How did you hear about UMR/What brought you to UMR?
While in the final year of my master's program at the University of Minnesota Twin Cities, my mom saw a notice in the Post Bulletin for a faculty member position in mathematics at the University of Minnesota Rochester. I read the description and thought that it was exactly what I wanted - a small college/university setting teaching math while focusing on education and health-related disciplines. From my own knowledge at the time, I knew that UMR was just forming and I thought it would be interesting to see how it developed over time.
What is your role at UMR?
Officially, I'm a student-based faculty member (SBF) in quantitative sciences which includes mathematics and statistics. A part of this role includes serving on various committees and work groups, which rotate over time. I'm also very involved in the Bridge Program for students in Living and Learning Communities. Some people who are around campus later in the evening might see me working with and teaching Rochester area youth as a part of the University of Minnesota's Talented Youth in Mathematics Program (UMTYMP). This is a program from the Twin Cities hosted in Rochester that attracts middle and high school students who are talented and passionate for mathematics.
Why did you decide to do the work you are doing now?
After quickly realizing that astrophysics, my major upon entering college, was not going to work out... I continued to take math because I found it enjoyable. As I was completing liberal education requirements, I took a class where I volunteered in a high school math class, which I really enjoyed. With these catalysts, I continued learning more exciting and interesting mathematics while seeking out more experiences helping students navigate mathematics.Long story short: I wandered into the area of teaching mathematics, receiving gentle nudges from my experiences. Today, I can say that I am still very interested in both mathematics and education, though my interest has gravitated more toward education. I enjoy contemplating different educational opportunities for mathematics students and focusing on how I can create a better mathematical learning experience for them.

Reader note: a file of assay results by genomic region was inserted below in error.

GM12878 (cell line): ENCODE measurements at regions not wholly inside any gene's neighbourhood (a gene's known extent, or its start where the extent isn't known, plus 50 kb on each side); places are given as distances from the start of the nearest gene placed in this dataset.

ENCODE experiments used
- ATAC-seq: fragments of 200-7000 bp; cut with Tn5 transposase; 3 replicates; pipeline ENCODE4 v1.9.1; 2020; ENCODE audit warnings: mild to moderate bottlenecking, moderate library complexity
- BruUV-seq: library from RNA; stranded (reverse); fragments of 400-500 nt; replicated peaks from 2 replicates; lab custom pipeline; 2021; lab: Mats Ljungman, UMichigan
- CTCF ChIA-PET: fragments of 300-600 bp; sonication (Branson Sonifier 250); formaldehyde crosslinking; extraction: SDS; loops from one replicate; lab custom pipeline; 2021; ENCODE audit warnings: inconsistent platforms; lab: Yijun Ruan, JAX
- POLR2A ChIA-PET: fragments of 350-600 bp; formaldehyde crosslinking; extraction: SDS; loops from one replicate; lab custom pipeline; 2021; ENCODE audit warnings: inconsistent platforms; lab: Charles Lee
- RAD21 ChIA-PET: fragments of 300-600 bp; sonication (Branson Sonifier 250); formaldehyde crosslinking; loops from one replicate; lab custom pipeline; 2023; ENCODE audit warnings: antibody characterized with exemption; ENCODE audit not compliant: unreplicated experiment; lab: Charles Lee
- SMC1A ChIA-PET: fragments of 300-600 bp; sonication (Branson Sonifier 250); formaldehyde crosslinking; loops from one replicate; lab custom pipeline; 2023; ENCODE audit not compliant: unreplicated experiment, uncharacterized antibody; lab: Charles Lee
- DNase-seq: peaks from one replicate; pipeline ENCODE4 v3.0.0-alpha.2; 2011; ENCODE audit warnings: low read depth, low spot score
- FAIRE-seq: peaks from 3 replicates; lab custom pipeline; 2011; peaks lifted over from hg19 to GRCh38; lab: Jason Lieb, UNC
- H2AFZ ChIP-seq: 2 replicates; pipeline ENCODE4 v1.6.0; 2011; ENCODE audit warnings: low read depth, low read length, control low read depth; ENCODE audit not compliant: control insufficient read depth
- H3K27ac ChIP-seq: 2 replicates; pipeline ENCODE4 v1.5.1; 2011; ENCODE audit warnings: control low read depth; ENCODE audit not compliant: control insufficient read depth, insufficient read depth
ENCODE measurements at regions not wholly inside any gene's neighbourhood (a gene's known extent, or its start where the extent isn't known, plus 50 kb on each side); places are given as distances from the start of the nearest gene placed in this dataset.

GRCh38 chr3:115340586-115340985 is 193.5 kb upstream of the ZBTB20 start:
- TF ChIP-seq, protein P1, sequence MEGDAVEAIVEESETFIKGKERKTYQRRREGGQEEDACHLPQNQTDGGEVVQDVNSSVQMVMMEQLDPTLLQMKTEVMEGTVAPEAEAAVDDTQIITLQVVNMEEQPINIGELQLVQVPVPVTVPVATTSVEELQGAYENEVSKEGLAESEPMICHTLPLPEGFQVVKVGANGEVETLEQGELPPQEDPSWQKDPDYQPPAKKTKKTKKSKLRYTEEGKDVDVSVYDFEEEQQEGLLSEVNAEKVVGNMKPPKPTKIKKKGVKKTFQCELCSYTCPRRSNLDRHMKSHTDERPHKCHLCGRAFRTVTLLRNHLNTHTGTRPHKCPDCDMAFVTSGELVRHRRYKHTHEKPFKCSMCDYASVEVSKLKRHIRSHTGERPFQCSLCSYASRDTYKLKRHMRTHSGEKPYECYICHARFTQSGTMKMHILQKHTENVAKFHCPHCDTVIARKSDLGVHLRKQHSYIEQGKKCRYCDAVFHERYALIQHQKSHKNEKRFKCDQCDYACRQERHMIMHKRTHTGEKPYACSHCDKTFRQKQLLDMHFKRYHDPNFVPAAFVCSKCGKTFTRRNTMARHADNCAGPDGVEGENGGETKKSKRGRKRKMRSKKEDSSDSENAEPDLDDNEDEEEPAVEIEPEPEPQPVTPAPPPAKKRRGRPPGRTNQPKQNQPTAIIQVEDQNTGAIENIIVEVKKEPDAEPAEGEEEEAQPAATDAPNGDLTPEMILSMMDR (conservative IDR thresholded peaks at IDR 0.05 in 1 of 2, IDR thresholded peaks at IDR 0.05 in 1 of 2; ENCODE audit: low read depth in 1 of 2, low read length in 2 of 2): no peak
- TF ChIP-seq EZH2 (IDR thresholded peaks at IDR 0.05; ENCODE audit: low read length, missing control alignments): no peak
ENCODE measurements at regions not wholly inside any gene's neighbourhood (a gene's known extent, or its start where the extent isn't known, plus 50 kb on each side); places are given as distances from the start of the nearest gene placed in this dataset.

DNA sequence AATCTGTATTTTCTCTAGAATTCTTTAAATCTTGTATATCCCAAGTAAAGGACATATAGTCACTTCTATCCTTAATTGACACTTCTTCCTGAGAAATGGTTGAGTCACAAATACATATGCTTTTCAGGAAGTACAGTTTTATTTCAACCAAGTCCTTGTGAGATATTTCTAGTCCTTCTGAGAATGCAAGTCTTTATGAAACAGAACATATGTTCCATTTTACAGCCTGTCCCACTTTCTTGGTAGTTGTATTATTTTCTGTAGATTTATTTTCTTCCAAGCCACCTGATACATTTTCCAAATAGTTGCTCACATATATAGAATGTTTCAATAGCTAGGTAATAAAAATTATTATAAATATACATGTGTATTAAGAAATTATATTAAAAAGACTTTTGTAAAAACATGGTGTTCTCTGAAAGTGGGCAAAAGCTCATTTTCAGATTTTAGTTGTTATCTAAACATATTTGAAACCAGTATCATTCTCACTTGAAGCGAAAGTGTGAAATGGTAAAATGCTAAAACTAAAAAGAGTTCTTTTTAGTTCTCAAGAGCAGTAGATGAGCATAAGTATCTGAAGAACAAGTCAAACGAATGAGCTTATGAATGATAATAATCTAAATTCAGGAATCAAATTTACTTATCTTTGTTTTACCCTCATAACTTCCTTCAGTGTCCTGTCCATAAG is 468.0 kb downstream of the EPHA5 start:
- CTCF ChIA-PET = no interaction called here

What is one of your favorite things about UMR?
Honestly, my favorite thing about UMR is that it is SMALL! Having completed a bachelor’s and two master’s degrees at the U of M Twin Cities, it is difficult to develop relationships with faculty and staff as their roles look different and are confined to a very specific geographical area of campus that you might visit one semester and that is it. At UMR, that is very rarely the case -- faculty and staff are constantly moving about with students and have the opportunity for casual interactions as well as formal ones on a daily basis over multiple years.
What is one interesting fact about you that you want others to know about you?
Coming out of high school, I was a big person, weighing approximately 350 pounds. Over many years, I have managed to work down to around 200 pounds, though that fluctuates based on the ice cream that I have had that day! Feel free to ask me about this experience as I'm happy to share if you would like to know more. Bottom line - it was a result of determination, patience and forgiveness of shortcomings. Most anyone that has interacted with me also knows that I live in my own house on our 250-acre family farm property. It is nice to be close to family!
What hobby would you get into if time and money weren’t an issue?
One of two things: teaching Zumba or operating a greenhouse that offers landscaping consulting. If you haven't tried Zumba, do it. I really enjoy gardening, taking care of plants and doing landscaping on our family farm.
What are some small things that make your day better?
Coffee of course! Substantial or impromptu conversations (beyond the greeting in the hall), being outside, my dogs
What advice do you have for UMR students during their time here?
Two big "R" words: develop close Relationships and remember to Relax. In my 7 years at UMR, I have come to treasure the interactions with students (and staff) as do many other faculty. Make time to have academic and non-academic conversations with UMR faculty and staff; so many of us want to help you get to where you want to go! Know that we (faculty and staff) are aware of the demands on our students and we want to prioritize your learning. Remember to take time from your busy schedule to relax -- go for a walk (not in the skyway), go get a cup of coffee/tea with a friend and chat, take time to concentrate on breathing with few other distractions, or eat a small healthy snack. Be sure to prioritize your well-being.